If you simply want to read the ‘fTrE’ story, you’ll find the text below. We’ll add the new chapters in at the same time as each respective class is posted.
The radio’s on. I’ve heard this Bright Star song a million times. It makes me want to kill myself. Little Jo sees the look on my face and shrugs.
“I like it,” she says.
The same way she always does. Ella crosses her eyes. She knows why I want to cover my ears and scream.
“You could turn it off,” Big Joe tells me. “You have the power.”
I stick my tongue out. He knows I have no power.
“It’ll be over soon,” I say.
And maybe everyone else thinks it actually will be. I know different. I know it will never be over. Not really.
Am I even talking about the song anymore?
Maybe. Maybe not.
Kris perches on the edge of the battered old sofa. I’ve been sprawled out here since I arrived and I have no intention of moving. Ever.
“I’ve got something that will make you feel better,” Kris says.
Nothing will make me feel better.
He gets up and turns the radio off. He pulls a record out of his sports bag and crouches by the turntable. I hear the needle dropping onto the vinyl. I close my eyes as the sound of Taylor Swift’s voice fills up the room. I do feel better.
I open my eyes and Kris is looking right at me, doing his best Taylor impression. How can I not laugh? The record keeps spinning. Song to song to song. The worst day becomes the kind of night I’ve been dreaming of. Me, love-of-my-life Kris and my best friends. We’ve grown up together. Well, maybe not ‘grown up’. We still act like we’re sixteen instead of nearly twenty. I mean, look at us, hiding out in the basement the same way we’ve always done. I can still remember the sparkly feeling I got when Little Jo’s mum threw up her hands, said, ‘well, at least I know where you are,’ and let us turn this place into our den. That was years ago. Posters of all the musicians we love paper the walls.
Big Joe brings us all drinks. He’s always looking out for us, making sure we’re alright. He does it without thinking. I smile up at him. Always up at him. He’s seriously tall.
Then I shut my eyes again and soak in the feeling of sharing this space with these people. If I left this room (which I won’t), I know my life would spin back out of control. The way it always does when I’m not right here. The basement may be small but it’s the only place I’m truly happy.
Out there, everything’s a mess.
Out there, nothing’s the way it should be.
Out there, I see myself the way everyone else sees me and it makes me sick.
Down here, there are no mirrors. Not even in the bathroom. Down here, I can pretend I’m somebody else.
I watch myself in the mirror and go again.
I know there are so many girls who look hotter than me.
I don’t care about them.
I just want – need – to be the best I can be. I go again.
My laptop is open on my desk. The sound is off but random chart videos play one after the other. I hardly pay them attention. Then ‘Beautiful Girls’ comes on. I stop dancing and look at Bright Star. Is she actually beautiful? Not as far as I can see. Is she airbrushed? Definitely. I try to catch my breath. I’ve been dancing for over an hour. Oh yeah, and for about a hundred years before that. Still, I’m nothing like Bright Star. She’s been edited until she moves impossibly. She’s fluid but she’s fake. The song lyrics scroll across my screen.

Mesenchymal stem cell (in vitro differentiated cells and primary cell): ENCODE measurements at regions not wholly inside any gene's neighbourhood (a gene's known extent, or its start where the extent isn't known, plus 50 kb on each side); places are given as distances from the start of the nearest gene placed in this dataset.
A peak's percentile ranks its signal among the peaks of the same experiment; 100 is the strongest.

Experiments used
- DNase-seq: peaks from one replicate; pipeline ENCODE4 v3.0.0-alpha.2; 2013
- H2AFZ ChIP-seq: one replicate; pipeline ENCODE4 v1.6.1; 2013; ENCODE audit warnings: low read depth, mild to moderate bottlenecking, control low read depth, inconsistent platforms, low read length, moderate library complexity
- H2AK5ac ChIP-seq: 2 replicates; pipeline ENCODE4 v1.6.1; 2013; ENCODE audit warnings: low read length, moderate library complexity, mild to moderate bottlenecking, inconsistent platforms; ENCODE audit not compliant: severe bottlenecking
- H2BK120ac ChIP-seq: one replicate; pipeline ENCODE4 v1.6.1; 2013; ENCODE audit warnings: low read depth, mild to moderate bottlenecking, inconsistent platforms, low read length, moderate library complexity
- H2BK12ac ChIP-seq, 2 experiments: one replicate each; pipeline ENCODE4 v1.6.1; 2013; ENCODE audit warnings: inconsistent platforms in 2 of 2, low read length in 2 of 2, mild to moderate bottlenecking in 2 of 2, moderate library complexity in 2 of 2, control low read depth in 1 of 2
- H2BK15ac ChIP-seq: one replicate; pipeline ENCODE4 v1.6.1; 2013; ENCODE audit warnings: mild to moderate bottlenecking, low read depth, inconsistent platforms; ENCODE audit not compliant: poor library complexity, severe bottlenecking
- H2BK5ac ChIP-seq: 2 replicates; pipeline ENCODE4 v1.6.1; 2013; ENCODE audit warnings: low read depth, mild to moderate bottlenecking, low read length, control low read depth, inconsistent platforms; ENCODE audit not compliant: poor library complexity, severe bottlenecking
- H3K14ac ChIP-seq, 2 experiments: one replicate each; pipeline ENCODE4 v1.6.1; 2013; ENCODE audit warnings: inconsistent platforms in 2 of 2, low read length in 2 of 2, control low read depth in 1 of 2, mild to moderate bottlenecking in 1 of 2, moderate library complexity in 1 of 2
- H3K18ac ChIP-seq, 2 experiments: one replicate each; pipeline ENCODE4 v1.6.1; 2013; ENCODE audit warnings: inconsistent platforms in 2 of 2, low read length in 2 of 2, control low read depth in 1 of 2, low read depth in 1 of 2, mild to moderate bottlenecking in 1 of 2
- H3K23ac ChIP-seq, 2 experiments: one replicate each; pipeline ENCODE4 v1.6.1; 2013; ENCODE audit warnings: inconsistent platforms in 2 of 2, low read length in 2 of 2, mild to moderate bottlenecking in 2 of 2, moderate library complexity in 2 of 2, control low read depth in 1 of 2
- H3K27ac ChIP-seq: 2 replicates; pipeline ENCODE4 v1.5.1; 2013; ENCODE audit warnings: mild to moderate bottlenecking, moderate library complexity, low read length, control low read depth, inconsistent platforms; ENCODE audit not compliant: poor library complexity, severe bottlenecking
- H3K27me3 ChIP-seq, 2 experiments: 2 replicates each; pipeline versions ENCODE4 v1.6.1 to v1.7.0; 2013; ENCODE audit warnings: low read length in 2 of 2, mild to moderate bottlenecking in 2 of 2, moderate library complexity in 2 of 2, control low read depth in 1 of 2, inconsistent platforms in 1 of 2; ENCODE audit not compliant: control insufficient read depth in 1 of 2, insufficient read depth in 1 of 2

‘I’m not quite real.’
Sounds about right.
I turn away from the computer and sit down at my piano. The dancing has cleared my head the way it always does. The way – at least – it always used to. I play the same chords that have been running through my mind all week and hum over the top. I’ve taken the song in this direction and that. Now I do something different. I start to sing and a new melody surges out of me. It’s not perfect but it’s a breakthrough. I go again. Then again. Then again. I feel like I’m floating.
This is the feeling I’ve been looking for.
I try not to look too far ahead but it’s hard not to.
I want people to hear this music.
I won’t need to start out the same way Bright Star did, dragging myself from record label to label, singing the same song over and over. A song that someone else has written for me.
That’s not what real artists do.
Or maybe it is.
Whether I like it or not.
I don’t want to do what Bright Star does. I don’t want hair extensions and I don’t want to read from a script. I want to look like myself and have my own opinions. I don’t want to do what I’m told.
There must be a place in the world for a girl like me. I don’t need manufacturing or modelling. I’m already who I want to be. Well, maybe that’s stretching it a bit (a lot). I mean, I’m not perfect. I’m selfish and I’m anxious and I’m obsessive – and I know what I said about extensions, but my hair is blah. But at least with me, you get what you see.
Just like most of the people in the world are real.
Maybe that’s why they like Bright Star so much.
They’ve had enough real.
They don’t need someone like me telling them what they already know. That life is sad. That things don’t always go the way you want them to. That being a girl is hard.
I can’t keep thinking like this. Until I actually play my songs to someone, I won’t know anything for sure.
I go again.
3. Bright Star
Stripped of makeup, I don’t look the way I’m meant to. I keep my head down, put my hood up and my hands into my pockets. I melt into the crowd. My crowd. I know Khan will be looking for me by now. Lara too. I’m surprised neither of them ever thought of installing some kind of tracking device under my skin. Maybe they decided that would be taking things too far. Like ‘too far’ wasn’t a town we passed so long ago.